Metals accumulation in scots pine (Pinus sylvestris L.) wood and bark affected with environmental pollution

Studies on the content and distribution of mineral substances including calcium (Ca), potassium (K), magnesium (Mg), manganese (Mn), iron (Fe), sodium (Na), zinc (Zn), aluminum (Al), lead (Pb) and strontium (Sr) were performed. Samples of Scots pine were gained from stems with Ist degradation degree of tree (considered to grow in the area with weak environmental pollution), IInd degradation degree (strong pollution) and IIIrd degradation degree (very strong pollution). Nitrogen industrial plant was acknowledged as the source of pollution. Samples were collected from butt-end, middle- and top sections of the stem in following zones: sapwood, heartwood adjacent sapwood, heartwood and bark. Results indicate that nitrogen industrial plant causes the decrease of mineral substances content in bark from butt-end section of stems with IInd and IIIrd degradation degree in relation to stems with Ist degradation degree. Calcium content is the highest in heartwood and decreases in the direction to stem perimeter, regardless of stem section and environmental pollution degree. Very strong pollution decreases potassium content in wood in comparison to samples collected in areas with strong and weak pollution. Environmental pollution also decreases sodium content in wood, and increases content of manganese, aluminum, lead and strontium.

Influence of urban agglomeration environmental pollution on content of chosen metals in bark, roots and wood of norway maple (Acer platanoides L.)

Chosen metals contents were analyzed in Norway maple (Acer platanoides L.) in bark, roots and wood samples collected from the polluted environment. Samples were gained from three cca. 40-year old trunks, which were grown on Krakowskie Przedmieście st., next to the St. Anna church in Warsaw, Poland. Wood of trunk and the main roots, as well as bark from butt-end section were also sampled. Contents of Ca, Mg, Mn, Zn, Fe, Al, K, Na and Sr were examined with the application of spectrometric methods. The results show that environmental pollution significantly influences the content of examined elements. The change of Na content is the most spectacular. Its content is hundred times higher, in wood and bark, as well as in the main roots, in relation tree from non-polluted environment, what is probably caused by urban environment salinity.

Internal fiberglass mesh reinforced bark-based panels

One-layer bark panels were internally reinforced with two different grid sizes fiberglass mesh sheets (M1 and M2). The thermal conductivity, water absorption, thickness swelling, static bending properties and internal bond strength of these panels were tested. The reinforcement doesn’t affect the thermal conductivity, but the physical and mechanical properties of the panel were improved. The thickness swelling was reduced by 7.43% and 12.93%; the water uptake decreased by 4.93% and 16.32% for the M1 and M2 sheets, respectively. MOR increased from 0.54 MPa to 2.44 and 2.1 MPa, and MOE increased from 0.28 GPa to 0.66 and 0.63 GPa, respectively. The internal bond didn’t change. The findings indicate that it is possible to produce internal reinforced bark panels for insulation materials depending on the characteristics and tensile properties of the reinforcing materials, as well as the adhesion properties and interfacial interaction of the composite materials.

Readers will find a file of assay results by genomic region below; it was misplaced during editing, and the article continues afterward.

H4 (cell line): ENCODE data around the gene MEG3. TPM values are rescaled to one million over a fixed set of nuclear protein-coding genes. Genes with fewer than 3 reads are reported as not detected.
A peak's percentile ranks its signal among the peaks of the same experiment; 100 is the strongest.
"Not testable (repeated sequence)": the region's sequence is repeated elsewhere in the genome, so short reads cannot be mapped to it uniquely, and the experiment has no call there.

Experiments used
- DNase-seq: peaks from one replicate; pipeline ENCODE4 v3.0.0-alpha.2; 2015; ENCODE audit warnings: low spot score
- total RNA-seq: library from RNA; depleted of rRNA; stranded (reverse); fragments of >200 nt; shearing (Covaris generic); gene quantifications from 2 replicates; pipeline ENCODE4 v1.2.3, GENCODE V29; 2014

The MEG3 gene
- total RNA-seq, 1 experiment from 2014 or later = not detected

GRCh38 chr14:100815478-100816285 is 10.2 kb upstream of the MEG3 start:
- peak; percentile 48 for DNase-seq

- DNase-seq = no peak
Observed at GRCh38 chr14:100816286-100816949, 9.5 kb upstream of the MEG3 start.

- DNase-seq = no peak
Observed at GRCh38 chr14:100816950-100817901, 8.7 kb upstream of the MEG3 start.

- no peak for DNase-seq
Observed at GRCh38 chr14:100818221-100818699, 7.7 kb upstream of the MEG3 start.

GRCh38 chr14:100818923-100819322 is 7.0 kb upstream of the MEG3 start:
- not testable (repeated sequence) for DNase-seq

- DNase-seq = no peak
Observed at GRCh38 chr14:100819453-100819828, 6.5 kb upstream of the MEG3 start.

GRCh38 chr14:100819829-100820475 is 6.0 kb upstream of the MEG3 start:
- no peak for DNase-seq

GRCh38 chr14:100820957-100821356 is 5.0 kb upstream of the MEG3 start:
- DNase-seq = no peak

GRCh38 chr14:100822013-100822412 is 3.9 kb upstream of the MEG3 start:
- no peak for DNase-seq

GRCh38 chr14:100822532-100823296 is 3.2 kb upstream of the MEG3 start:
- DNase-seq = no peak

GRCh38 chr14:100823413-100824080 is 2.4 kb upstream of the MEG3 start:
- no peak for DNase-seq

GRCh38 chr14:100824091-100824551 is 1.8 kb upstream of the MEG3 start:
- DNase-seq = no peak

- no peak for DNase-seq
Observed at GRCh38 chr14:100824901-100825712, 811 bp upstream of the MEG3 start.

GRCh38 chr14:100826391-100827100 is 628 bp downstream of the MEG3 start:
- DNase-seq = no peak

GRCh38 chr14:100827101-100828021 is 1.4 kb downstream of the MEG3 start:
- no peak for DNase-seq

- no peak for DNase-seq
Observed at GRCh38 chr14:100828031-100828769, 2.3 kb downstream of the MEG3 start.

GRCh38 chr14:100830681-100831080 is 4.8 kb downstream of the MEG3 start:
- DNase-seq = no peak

Aboveground biomass basic density of hardwoods tree species

The influence of tree species on basic density of wood, bark and small-wood was investigated here. Experimental material was obtained from 73 trees of 7 tree species, namely alder (Alnus glutinosa (L.) Gaertn.), beech (Fagus sylvatica L.), birch (Betula pendula Roth.), hornbeam (Carpinus betulus L.), Black locust (Robinia pseudoacacia L.), Sessile oak (Quercus petraea (Matt.) Liebl.) and Turkey oak (Quercus cerris L.) from the territory of Slovakia. Wood and bark samples were taken from discs cut from three trunk sections and from small-wood and branch parts coming from tree crowns. The volume of green samples was measured in graduated cylinders with a precision of 1 ml; a dry matter was measured with a precision of 0.01 g. The statistically significant effect has been shown in tree species, biomass fractions and locations on the tree. The average basic density of all species varies from 440 to 650 kg.m-3 for wood, for bark it is 380-670 kg.m-3 and for small-wood outside bark it reaches 490-650 kg.m-3. Alder and Black locust tree species have the lowest and highest wood density, Black locust and Turkey oak of bark and alder and Turkey oak of small-wood.

Adhesives from liquefied eucalypt bark and branches

Adhesives made from lignin are one of the most promising alternatives to common ureaformaldehyde adhesives. One of the possible sources is from wood or bark liquefaction at low temperatures and pressure. The possibility of using forest wastes for the production of adhesives was the objective of this work. Eucalypt bark and branches are wastes produced in the company Pedrosa & Irmãos, which is a forest management company based in Portugal (Leiria). The wastes were liquefied with polyalcohols catalyzed by sulfuric acid. The water insoluble fraction of the liquefied material was used for the production of the bio-adhesive. Both fractions were characterized and the bonding performance of the bio-adhesive was tested by ABES. The bio-adhesives obtained from bark or branches were similar, exhibiting a bonding strength approximately half of the conventional UF resin.